There has been no growth with nuclear power – a source of energy that. Like renewables. Does not emit CO2. The amount of electricity generated at present is no more than 15% higher than the figure for 1995. In Chikyū jizoku no gijutsu, I wrote that owing to worries over safety, nuclear power would be an energy in a transition period from the mid-twentieth century to the mid-twenty-first century and account for around 5% of total energy. In fact, the reason for nuclear power’s lack of growth is that anxieties over safety caused costs to rise and so it has no economic advantage. With the cost of renewable energy dropping dramatically, it is difficult to paint a scenario in which nuclear power will recover its cost competitiveness. It can be said that we were correct (in Vision 2050) to see nuclear power as an energy source going through a transitional period.

However, the challenge for Japan in debates over energy is the nuclear power problem. This is because it has reactors into which considerable capital investments were made in the past, and there are many people involved with them directly and indirectly. In other words, it boils down to the facts that exist now. The energy with which the sun bathes the Earth is more than 10,000 times as much as what human beings need right now. Renewable energy technology is what makes it easy and inexpensive to use that energy. Given that this technology is already economically competitive, it would not be an exaggeration to say that humanity has already settled on renewable energy for the future. Japan should quickly free itself from the yoke of nuclear power and push forward vigorously with energy efficiency and renewable.

By way of conclusion, the speed with which wind and solar power have made inroads exceeds even my projections at the time I drafted Vision 2050. Another miscalculation I made, in a good sense, was about the growth of hydropower generation. I thought that we might have already reached a limit on the construction of big dams, but in fact there was still room for development, to the extent that it might nearly double.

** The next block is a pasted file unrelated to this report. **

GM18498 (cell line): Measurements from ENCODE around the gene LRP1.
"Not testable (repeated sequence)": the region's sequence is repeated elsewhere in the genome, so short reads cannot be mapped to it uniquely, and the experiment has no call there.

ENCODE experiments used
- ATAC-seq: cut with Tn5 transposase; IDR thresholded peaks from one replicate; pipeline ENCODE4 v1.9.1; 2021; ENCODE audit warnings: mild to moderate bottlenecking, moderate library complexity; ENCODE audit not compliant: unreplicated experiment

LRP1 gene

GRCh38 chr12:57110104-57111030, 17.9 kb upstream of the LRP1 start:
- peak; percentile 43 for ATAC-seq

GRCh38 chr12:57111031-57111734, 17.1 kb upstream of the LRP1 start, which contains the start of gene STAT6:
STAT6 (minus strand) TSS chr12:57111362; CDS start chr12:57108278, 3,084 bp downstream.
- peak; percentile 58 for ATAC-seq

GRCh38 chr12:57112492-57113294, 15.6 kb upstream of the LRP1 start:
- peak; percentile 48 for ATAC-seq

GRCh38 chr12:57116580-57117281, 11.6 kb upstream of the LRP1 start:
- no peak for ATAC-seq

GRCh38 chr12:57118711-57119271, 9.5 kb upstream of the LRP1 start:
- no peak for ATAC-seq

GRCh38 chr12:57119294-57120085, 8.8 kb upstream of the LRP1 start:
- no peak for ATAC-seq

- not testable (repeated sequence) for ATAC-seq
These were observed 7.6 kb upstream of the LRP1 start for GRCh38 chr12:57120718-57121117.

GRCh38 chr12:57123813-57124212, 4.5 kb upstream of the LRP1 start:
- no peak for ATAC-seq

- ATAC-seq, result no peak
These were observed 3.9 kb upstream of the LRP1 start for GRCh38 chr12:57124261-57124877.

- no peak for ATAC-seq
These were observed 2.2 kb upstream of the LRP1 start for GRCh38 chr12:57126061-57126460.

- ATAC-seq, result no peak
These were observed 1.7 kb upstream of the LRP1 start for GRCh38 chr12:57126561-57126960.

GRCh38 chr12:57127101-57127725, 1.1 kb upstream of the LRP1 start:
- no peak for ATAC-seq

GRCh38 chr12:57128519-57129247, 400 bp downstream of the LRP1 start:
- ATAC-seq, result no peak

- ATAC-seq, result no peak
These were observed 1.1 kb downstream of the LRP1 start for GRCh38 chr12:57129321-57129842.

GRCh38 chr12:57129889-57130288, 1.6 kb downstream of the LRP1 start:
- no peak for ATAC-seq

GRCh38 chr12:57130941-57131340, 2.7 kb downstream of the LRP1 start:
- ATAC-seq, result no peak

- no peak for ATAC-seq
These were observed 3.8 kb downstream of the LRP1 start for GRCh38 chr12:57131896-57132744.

The significance of the doubling of renewable energy mentioned in Vision 2050 is that it called for raising the 20% share they had accounted for – 10% from old-fashioned biomass like firewood and manure; 5% from renewable energies such as hydro, wind, and solar power; and 5% from nuclear power – to 40%. That objective has not been achieved, but renewables alone now account for more than 12% where they had once been at 5%. In 2050, we will be in an era in which renewables account for more than half of the world’s energy.

2.3 Vision 2050 as a Happy Vision

2.3.1 The Industrial Structure of Japan as a “Leading Country in Resolving Societal Problems” and Energy

Let us next discuss the major role that Japan has played globally in making progress on Vision 2050. Figure 2.14 shows the data on per capita GDP and energy consumption from 1965 to 2015 with the data for all three categories in 1973 designated as 1.
Fig. 2.14

Changes in GDP, energy consumption and electricity consumption. (Source: Created by the authors based on various materials. Real GDP (“National Accounts,” Cabinet Office), electricity demand and final energy consumption (“Comprehensive Energy Statistics,” Agency for Natural Resources and Energy) indexed by designating FY1973 as 1)

GDP and energy consumption both increased in unison until 1973. Those were the years of high-speed economic growth, with industry (especially the heavy and chemical industries) at the core. The first energy crisis occurred in 1973. The cost of petroleum rose sharply and all at once to 10–20 times its previous level. That dealt a direct blow to a global economy that was dependent on inexpensive petroleum, and delivered a heavy blow to Japanese industries in particular. However, Japan’s core industries of the day – steel, chemicals, ceramics, and paper pulp – pushed forward vigorously on reducing power use and succeeded at converting a crisis into an opportunity. In other words, it succeeded in creating one of the best industries for “monozukuri” (making things) in the world, while simultaneously achieving economic growth without increasing energy consumption.